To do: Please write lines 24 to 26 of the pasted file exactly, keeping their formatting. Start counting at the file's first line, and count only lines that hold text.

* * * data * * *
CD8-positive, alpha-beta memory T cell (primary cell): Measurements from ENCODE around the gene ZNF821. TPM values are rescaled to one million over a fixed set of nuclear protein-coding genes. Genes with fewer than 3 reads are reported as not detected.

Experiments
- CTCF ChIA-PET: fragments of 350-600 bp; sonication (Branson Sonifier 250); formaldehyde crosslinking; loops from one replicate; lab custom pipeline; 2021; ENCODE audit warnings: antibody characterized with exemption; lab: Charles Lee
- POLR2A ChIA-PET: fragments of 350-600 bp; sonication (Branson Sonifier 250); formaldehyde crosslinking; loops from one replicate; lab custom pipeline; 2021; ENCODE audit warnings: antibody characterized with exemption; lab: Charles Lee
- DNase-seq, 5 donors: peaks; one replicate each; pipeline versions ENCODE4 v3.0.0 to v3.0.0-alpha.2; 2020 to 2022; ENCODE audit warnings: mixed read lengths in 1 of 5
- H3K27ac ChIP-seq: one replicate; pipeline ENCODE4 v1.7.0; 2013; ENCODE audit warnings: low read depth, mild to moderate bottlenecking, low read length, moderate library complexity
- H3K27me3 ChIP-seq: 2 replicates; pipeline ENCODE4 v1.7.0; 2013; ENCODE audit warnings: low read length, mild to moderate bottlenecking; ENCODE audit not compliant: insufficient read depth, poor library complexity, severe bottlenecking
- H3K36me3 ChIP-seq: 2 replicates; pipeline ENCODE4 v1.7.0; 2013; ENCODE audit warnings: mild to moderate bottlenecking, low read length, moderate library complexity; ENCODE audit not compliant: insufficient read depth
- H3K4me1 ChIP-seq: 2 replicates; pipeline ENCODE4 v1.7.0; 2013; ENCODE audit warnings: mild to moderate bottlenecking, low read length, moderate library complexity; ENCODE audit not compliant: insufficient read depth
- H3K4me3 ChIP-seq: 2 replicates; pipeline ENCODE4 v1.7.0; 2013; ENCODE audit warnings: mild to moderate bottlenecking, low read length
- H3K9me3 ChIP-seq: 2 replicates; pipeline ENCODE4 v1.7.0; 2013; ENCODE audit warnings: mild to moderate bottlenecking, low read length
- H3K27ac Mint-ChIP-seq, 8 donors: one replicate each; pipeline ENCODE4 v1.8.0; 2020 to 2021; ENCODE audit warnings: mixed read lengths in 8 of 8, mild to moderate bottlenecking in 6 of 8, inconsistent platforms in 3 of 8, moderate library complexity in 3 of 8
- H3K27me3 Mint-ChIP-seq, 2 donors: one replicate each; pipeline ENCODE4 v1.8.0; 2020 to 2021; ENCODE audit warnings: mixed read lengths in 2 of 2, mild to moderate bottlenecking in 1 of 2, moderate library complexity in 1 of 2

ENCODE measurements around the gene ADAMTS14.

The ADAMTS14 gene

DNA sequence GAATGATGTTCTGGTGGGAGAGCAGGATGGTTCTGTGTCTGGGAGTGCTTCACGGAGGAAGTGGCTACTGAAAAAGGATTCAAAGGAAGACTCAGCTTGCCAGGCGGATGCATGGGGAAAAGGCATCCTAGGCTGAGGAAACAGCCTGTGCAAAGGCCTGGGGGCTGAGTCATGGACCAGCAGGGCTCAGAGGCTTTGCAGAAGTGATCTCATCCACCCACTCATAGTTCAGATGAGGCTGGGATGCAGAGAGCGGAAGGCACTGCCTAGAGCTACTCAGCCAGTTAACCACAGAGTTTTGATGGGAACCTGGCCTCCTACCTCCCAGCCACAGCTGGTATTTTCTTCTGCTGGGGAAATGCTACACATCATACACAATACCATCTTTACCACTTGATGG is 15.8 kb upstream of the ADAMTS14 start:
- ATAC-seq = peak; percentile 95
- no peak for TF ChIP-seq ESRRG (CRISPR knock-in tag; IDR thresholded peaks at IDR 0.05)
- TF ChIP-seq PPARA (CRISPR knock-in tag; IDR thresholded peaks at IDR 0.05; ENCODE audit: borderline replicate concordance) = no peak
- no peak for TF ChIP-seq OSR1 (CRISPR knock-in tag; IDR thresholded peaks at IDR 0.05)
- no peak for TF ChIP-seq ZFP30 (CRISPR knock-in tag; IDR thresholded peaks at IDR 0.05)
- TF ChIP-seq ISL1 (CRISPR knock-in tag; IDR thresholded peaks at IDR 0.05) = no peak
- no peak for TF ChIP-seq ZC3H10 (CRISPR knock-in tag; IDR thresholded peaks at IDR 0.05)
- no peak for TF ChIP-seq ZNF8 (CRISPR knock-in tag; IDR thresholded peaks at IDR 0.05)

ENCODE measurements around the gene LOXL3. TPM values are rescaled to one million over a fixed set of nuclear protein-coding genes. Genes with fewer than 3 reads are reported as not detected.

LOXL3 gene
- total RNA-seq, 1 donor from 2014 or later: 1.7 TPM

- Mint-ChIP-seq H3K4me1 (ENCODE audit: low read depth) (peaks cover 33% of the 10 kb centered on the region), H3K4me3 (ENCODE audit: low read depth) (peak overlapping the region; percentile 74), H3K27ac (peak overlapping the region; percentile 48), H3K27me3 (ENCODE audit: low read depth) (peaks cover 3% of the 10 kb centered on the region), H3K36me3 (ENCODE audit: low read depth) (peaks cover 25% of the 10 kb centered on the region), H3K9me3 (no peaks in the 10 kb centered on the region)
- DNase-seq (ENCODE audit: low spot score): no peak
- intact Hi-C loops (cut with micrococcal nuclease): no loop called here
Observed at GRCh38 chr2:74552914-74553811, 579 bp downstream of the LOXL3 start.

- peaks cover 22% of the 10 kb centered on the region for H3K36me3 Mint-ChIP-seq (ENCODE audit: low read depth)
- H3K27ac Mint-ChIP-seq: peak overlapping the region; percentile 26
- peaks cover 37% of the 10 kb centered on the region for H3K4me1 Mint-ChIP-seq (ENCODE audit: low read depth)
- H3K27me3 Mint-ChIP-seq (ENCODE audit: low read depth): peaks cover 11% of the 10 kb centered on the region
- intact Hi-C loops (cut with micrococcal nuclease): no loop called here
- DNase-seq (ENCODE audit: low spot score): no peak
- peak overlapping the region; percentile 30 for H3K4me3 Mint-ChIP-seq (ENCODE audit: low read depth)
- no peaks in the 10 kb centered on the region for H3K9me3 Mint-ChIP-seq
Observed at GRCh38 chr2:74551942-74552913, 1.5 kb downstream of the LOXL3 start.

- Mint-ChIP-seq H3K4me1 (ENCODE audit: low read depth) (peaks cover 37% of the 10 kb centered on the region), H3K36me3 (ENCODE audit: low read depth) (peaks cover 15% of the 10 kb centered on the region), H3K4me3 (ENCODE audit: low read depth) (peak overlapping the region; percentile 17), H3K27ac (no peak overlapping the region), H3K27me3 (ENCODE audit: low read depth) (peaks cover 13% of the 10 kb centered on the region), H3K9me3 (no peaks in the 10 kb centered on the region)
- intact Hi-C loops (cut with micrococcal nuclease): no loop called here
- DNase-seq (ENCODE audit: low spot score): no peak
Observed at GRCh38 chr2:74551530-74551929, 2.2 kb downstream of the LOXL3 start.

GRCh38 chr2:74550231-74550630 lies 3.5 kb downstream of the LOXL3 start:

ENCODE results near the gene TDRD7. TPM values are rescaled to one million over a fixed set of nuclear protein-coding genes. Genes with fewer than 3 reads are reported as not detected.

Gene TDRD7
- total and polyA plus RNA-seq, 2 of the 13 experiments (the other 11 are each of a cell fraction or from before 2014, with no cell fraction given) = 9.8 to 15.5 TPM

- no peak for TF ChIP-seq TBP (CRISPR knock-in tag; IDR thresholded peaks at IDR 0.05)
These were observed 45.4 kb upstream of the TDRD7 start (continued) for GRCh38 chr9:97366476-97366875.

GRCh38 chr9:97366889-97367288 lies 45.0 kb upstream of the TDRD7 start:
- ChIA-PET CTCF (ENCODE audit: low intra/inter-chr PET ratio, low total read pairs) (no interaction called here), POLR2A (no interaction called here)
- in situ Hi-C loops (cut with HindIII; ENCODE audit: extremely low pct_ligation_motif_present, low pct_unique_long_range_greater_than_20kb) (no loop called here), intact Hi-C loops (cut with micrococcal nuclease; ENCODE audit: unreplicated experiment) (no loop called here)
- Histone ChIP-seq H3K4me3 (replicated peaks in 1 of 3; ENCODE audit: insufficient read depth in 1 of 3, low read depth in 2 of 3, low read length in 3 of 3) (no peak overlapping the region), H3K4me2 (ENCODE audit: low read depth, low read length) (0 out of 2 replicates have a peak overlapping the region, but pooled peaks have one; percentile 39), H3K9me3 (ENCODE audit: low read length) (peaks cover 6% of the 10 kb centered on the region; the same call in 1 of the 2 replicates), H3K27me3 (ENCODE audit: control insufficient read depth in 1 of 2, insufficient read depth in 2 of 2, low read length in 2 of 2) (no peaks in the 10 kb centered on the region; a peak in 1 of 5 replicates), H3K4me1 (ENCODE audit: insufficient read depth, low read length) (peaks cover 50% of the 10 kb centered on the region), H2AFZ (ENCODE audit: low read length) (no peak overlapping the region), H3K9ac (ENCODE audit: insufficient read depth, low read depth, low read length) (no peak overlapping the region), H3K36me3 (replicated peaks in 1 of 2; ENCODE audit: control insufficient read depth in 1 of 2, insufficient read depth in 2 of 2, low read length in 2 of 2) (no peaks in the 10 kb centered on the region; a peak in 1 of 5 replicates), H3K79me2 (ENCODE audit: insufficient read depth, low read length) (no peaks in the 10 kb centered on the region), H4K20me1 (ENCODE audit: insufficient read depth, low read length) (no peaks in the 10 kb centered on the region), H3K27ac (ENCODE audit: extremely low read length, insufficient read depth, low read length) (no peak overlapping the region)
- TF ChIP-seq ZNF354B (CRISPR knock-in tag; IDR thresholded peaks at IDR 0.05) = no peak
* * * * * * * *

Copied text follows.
- no peak for TF ChIP-seq ZNF8 (CRISPR knock-in tag; IDR thresholded peaks at IDR 0.05)

ENCODE measurements around the gene LOXL3. TPM values are rescaled to one million over a fixed set of nuclear protein-coding genes. Genes with fewer than 3 reads are reported as not detected.

LOXL3 gene